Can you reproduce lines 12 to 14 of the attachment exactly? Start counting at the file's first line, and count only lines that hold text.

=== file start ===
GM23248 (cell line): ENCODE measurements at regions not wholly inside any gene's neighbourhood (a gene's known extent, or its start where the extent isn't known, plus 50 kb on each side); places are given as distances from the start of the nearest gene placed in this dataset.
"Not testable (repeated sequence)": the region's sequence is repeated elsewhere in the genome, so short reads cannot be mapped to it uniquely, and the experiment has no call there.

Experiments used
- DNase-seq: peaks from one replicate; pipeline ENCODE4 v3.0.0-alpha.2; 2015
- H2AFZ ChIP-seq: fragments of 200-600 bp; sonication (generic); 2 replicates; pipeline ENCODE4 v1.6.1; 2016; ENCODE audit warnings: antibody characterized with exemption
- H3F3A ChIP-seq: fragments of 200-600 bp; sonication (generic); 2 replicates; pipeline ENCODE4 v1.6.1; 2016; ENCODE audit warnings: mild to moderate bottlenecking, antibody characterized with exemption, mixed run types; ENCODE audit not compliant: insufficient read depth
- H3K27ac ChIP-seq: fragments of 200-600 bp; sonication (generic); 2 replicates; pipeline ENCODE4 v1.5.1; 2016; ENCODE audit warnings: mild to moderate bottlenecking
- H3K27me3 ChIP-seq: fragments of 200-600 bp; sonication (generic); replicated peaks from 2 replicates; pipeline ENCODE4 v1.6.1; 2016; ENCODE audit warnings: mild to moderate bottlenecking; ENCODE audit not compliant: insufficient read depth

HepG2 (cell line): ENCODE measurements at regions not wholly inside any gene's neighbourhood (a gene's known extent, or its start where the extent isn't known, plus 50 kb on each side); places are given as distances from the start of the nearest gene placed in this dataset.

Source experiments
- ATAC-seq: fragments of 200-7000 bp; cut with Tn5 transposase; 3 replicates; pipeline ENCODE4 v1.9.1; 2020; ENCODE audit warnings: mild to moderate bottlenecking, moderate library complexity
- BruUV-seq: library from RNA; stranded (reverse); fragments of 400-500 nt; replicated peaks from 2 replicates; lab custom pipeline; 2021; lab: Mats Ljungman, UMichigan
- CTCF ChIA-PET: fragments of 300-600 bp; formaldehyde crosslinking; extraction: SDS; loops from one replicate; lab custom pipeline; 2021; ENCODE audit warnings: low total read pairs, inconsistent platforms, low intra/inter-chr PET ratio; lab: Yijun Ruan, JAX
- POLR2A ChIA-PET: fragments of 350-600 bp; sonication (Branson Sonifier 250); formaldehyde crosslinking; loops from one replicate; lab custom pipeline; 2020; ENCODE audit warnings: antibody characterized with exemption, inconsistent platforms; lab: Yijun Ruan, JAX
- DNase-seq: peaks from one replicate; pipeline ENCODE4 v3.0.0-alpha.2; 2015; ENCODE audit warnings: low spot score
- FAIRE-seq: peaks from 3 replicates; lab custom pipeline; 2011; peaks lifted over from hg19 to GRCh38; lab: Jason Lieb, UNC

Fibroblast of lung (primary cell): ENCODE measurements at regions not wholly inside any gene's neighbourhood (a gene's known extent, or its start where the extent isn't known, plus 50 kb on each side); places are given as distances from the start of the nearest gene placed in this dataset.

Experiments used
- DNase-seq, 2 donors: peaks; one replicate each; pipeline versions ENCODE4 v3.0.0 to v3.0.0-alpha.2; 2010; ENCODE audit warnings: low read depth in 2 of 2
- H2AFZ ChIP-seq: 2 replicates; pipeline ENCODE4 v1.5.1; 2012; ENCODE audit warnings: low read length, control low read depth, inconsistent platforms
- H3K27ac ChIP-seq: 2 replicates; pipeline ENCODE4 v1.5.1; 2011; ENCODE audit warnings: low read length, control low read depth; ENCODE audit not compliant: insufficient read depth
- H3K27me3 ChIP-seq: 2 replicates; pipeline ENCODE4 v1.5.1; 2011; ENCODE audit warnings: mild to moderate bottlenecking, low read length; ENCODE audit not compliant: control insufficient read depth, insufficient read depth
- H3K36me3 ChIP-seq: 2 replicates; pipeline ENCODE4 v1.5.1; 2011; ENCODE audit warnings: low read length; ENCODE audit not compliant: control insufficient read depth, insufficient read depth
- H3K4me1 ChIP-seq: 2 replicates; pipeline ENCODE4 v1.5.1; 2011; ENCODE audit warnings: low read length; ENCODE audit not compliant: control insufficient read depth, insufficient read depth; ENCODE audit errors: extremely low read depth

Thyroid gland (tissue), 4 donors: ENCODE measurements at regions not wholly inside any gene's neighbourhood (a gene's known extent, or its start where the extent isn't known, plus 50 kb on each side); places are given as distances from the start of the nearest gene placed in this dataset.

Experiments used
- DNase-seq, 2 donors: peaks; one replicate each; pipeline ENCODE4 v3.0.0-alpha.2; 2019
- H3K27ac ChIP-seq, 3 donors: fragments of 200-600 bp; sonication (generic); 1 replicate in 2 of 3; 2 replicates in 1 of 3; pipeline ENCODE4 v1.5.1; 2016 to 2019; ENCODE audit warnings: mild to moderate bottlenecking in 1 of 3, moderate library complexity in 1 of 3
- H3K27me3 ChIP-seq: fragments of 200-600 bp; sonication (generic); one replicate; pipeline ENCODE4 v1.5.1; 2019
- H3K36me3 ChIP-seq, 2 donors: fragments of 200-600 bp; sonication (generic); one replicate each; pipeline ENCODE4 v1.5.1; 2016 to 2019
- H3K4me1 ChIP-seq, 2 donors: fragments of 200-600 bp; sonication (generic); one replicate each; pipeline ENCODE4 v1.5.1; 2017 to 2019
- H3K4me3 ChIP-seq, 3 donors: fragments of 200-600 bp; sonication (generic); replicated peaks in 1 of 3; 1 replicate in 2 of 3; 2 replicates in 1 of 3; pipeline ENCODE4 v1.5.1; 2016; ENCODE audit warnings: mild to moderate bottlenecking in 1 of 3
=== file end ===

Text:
- BruUV-seq: library from RNA; stranded (reverse); fragments of 400-500 nt; replicated peaks from 2 replicates; lab custom pipeline; 2021; lab: Mats Ljungman, UMichigan
- CTCF ChIA-PET: fragments of 300-600 bp; formaldehyde crosslinking; extraction: SDS; loops from one replicate; lab custom pipeline; 2021; ENCODE audit warnings: low total read pairs, inconsistent platforms, low intra/inter-chr PET ratio; lab: Yijun Ruan, JAX
- POLR2A ChIA-PET: fragments of 350-600 bp; sonication (Branson Sonifier 250); formaldehyde crosslinking; loops from one replicate; lab custom pipeline; 2020; ENCODE audit warnings: antibody characterized with exemption, inconsistent platforms; lab: Yijun Ruan, JAX